A round-up of what’s happening in the worlds of gender and sexuality.
Months after militant attack, LGBT community in Bangladesh remains in fear
Over seven months after Xulhaz Mannan, the editor of Roopbaan, Bangladesh’s first magazine for the LGBT community, and fellow activist Mahbub Rabbi Tonoy were killed by Islamist extremists at the former’s residence, the LGBT community remains in hiding. According to a recent Reuters report, more than a dozen people from the community have since even fled from the South Asian country.
In October, Bangladeshi gay rights activist Shakhawat Hossain wrote in an article for The Wire that the movement for LGBT rights in the country – where gay sex is illegal and is punishable by a maximum of life in prison – isn’t that big or organised. Until recently, the movement was pretty much underground and was led by a handful of people, including Mannan and Tonoy.
In 2014, with the launch of Roopbaan, the subject of gay rights emerged from the shadows and became a subject of interest in the media and on social media, but since Mannan and Tonoy’s death, “The whole community has been sent back to the closet,” a gay activist in exile told the Thomson Reuters Foundation on condition of anonymity.
The attack, claimed by the regional arm of the al Qaida, was the first of its kind against the LGBT community in Bangladesh.
“We had been very visible over past two years. A huge number of young people came up and volunteered for our work. After this one incident… the whole community collapsed,” the activist said. “This one incident broke the sense of security. The whole community is so scattered and scared.”
In a Reuters article, Alisa Tang wrote that those from the community who had fled abroad are now beginning to reconnect, however, those who are still in Bangladesh continue to be in hiding of their sexual identity.
“What happened is brutal,” the activist added. “They martyred the whole movement. I feel sad, but I also feel furious, more determined. We have to do something to challenge this brutality.”
HIV-positive transgenders lack access to treatment in India
A recent study conducted by medical journal Lancet found that nearly two-thirds of the transgender community in India do not have access to treatment for sexually transmitted diseases.
A Times of India report that focuses on statistics in Karnataka, claims that in the state, just over 20% of the HIV-positive transgenders are undergoing anti-retroviral therapy. These low rates exist despite the fact that the HIV/AIDS Bill makes this treatment a legal right for all HIV patients.
Far from getting treatment, several members of the community are even hesitant about getting themselves tested for HIV, despite hospitals providing this facility.
“There is an assumption that only those who are sexually active or sexually promiscuous need to get the test done. Transgenders are judged not only by hospital staff but also their peers,” Shama Karkal, director of a health resource centre that works with the transgender community, sex workers and gay men, told Times of India.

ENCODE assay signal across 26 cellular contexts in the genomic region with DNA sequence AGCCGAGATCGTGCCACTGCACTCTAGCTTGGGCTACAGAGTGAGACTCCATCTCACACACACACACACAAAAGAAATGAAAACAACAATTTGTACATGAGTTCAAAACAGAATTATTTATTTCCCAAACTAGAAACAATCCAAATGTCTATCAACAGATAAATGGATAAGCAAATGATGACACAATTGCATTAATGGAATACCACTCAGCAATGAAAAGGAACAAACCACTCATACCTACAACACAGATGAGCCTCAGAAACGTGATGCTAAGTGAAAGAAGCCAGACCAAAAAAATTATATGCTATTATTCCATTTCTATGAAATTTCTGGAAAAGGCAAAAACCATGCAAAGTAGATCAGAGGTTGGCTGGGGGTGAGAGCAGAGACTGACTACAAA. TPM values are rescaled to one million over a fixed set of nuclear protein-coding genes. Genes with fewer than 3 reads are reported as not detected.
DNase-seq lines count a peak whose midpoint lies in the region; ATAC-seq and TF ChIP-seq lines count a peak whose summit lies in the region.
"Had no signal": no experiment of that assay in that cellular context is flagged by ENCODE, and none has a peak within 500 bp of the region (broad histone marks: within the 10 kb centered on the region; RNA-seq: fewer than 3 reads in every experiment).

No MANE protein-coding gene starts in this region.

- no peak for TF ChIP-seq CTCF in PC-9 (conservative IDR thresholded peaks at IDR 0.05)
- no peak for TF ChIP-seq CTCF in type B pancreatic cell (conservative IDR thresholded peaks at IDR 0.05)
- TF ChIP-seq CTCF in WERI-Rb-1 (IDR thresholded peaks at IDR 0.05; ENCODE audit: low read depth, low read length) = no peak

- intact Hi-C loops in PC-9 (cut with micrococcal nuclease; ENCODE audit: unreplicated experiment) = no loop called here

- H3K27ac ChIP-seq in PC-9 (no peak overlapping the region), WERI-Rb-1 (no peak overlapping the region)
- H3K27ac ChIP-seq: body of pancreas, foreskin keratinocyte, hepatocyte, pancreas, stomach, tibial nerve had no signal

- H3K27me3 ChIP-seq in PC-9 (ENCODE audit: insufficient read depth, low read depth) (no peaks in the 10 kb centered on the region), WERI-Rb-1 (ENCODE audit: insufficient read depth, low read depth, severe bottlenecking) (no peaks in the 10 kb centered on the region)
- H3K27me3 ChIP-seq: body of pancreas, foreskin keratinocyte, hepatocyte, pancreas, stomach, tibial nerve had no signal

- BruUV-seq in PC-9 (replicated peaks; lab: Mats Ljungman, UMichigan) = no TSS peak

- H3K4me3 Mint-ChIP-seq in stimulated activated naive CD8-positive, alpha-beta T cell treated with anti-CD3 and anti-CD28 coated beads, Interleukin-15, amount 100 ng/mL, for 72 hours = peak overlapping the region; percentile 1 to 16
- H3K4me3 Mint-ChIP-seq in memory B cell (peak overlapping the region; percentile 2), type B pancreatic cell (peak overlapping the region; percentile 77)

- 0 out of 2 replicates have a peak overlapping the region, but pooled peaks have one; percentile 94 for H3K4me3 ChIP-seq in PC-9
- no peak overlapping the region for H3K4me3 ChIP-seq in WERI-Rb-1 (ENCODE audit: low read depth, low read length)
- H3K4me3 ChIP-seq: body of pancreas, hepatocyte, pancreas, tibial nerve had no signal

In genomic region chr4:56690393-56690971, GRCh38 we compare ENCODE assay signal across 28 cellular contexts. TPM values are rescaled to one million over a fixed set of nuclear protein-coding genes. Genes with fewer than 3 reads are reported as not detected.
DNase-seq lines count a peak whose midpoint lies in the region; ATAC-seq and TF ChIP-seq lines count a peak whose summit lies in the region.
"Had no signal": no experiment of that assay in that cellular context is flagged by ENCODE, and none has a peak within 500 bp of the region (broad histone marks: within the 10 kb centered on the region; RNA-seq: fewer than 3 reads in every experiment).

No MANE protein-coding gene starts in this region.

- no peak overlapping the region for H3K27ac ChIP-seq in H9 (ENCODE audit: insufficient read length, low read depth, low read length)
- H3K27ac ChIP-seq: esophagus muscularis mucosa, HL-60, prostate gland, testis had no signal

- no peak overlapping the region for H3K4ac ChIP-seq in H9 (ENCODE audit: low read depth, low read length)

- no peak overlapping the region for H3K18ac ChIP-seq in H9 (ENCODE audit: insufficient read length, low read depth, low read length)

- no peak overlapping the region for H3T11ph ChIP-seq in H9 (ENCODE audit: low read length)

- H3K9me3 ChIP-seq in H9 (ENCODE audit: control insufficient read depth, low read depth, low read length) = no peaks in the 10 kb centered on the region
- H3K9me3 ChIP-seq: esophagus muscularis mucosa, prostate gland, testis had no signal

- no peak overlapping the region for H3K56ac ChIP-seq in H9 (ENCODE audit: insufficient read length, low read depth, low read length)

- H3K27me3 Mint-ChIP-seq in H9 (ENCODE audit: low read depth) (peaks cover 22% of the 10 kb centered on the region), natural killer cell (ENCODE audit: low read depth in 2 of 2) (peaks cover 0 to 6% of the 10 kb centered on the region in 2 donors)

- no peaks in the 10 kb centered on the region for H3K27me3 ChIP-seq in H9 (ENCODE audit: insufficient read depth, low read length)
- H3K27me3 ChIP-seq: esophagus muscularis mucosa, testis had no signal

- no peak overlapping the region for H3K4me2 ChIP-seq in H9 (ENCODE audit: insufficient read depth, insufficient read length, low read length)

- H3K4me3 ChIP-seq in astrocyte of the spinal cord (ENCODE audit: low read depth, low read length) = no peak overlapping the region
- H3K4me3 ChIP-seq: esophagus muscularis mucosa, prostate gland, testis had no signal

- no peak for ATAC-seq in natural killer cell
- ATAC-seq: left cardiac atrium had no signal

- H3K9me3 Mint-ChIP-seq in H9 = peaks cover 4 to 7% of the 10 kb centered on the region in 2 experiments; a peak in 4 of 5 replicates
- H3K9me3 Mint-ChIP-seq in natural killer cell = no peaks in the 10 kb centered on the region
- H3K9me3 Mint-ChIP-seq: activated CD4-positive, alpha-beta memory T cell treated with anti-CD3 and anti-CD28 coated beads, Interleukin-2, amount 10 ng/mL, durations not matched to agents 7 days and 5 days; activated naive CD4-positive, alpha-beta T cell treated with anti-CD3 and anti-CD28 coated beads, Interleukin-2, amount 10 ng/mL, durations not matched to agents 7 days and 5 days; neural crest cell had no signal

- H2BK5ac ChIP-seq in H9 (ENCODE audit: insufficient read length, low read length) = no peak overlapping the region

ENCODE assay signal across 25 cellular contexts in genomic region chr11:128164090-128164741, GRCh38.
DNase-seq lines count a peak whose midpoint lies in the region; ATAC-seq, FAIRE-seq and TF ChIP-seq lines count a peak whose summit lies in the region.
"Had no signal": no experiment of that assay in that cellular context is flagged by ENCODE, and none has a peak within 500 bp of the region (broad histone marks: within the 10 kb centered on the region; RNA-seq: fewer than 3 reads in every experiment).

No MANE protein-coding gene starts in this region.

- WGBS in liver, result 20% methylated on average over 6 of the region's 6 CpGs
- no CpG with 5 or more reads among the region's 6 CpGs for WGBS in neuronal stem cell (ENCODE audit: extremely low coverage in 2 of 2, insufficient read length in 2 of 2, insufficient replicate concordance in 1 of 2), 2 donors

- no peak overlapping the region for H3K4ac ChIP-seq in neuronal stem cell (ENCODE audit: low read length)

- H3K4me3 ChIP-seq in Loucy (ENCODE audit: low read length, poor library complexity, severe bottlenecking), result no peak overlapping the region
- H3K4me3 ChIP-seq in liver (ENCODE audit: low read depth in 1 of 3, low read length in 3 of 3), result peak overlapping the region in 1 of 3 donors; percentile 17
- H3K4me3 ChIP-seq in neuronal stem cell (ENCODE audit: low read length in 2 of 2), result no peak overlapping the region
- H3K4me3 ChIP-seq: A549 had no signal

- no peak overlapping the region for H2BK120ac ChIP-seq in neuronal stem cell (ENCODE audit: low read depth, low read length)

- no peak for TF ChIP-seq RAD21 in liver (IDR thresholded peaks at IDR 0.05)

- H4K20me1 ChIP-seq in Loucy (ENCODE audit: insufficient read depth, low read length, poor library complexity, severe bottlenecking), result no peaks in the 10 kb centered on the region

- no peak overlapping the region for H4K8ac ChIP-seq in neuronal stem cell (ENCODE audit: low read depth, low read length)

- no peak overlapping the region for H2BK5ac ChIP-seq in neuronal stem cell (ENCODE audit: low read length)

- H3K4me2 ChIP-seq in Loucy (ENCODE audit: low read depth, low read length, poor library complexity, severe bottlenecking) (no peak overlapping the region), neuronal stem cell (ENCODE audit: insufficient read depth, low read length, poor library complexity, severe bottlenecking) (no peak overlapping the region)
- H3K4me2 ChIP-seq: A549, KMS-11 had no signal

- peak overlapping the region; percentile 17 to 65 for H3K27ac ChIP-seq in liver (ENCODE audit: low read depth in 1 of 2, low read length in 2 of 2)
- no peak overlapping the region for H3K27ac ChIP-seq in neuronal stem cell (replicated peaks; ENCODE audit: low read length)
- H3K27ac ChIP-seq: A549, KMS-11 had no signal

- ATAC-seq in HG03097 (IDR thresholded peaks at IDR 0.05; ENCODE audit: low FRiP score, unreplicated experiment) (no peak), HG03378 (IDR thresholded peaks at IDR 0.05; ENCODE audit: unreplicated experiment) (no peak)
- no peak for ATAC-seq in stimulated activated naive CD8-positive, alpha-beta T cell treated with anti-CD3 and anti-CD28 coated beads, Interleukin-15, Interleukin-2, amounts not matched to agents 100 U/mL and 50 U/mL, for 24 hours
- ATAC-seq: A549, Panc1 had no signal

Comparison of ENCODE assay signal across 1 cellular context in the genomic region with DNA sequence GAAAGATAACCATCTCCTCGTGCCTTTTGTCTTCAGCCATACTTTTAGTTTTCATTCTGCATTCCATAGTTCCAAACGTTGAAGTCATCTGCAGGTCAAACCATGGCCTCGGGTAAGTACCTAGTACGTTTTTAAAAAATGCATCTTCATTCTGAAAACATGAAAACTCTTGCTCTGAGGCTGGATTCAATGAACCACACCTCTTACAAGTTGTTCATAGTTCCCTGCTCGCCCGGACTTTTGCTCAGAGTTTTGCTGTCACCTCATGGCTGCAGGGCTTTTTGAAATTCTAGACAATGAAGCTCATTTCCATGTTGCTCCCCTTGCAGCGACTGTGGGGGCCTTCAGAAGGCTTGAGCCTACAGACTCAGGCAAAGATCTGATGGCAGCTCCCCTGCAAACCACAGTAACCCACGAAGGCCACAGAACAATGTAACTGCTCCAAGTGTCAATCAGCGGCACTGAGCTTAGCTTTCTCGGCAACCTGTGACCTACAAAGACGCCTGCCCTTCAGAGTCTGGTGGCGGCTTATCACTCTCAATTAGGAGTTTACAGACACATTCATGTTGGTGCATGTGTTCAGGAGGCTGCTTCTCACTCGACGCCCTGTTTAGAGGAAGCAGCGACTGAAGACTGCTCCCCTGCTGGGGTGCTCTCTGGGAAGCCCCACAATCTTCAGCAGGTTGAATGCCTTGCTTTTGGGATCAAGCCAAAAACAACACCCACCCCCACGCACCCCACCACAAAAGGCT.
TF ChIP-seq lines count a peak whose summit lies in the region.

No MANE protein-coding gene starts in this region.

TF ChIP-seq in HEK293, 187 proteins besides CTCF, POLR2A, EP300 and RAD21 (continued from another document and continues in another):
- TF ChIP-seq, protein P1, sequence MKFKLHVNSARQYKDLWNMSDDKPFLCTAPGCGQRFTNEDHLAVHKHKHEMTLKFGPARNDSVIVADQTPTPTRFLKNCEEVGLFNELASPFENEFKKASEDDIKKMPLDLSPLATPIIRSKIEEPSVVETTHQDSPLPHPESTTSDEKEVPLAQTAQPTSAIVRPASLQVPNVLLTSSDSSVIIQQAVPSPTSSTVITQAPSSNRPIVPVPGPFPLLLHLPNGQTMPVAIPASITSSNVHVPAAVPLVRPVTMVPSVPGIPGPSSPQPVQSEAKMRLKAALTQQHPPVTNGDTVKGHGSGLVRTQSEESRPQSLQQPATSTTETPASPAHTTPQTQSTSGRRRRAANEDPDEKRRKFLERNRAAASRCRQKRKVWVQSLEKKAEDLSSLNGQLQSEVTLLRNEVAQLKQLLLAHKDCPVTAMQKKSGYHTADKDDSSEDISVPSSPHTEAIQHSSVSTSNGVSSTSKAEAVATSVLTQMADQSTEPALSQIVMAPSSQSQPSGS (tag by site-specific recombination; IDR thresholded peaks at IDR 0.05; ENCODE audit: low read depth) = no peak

As far as treatment is concerned, the Modi government’s move to demonetise Rs 500 and Rs 1000 currency notes has only made matters worse. An HIV-positive transgender told Times of India, “It has become very difficult to meet medical and travel expenses. I recently had to undergo a uterus operation, which was an expensive procedure. The tests and follow-up visits have drilled a hole in my pocket and scrapping of the Rs 500 and Rs 1,000 notes has only made it worse.”
Telangana birth and death certificates to include ‘third gender’ option
A New Indian Express report said that the Telangana government has issued an order for inclusion of transgender or third gender option in birth and death certificates.
LGBT activists have, however, claimed that whether a child is transgender is something that cannot be determined soon after birth. Sex can be known at birth, but gender, they said is based on a person’s opinion.
West Asia: Women disfigured by conflict face widespread stigma from society
Besides the physical and emotional wounds that women are enduring in the conflicts in West Asia, their scars and disfigurement tend to become a stain that leads to a lifelong stigma.
According to a Reuters report, health workers in Amman claim that several women – both young and old – are shunned by society due to these scars, are divorced by their husbands or are even deemed unfit for marriage and motherhood.
“People make me feel disabled, like I’m not a whole person who can be depended on,” said Ahzan, who lost her leg in an explosion in Baghdad while she was out shopping.
Ten years after the bombing, Ahzan, now 43, remains single and childless, wrote Lin Taylor.
A clinical psychologist, Yafa Jaffal, who is treating her for depression said that convincing women whose face get severely disfigured faces to move on is a tough task.
“Many of them have trouble dealing with their children after the injury … because sometimes the children don’t recognise them,” Jaffal told the Thomson Reuters Foundation.
“This is so difficult for a mother – to say ‘hello’ to your child and they reply, ‘No you’re not my mother’.”
It is also not uncommon for husbands to divorce their wives or marry a second wife after their wives face physical scarring.
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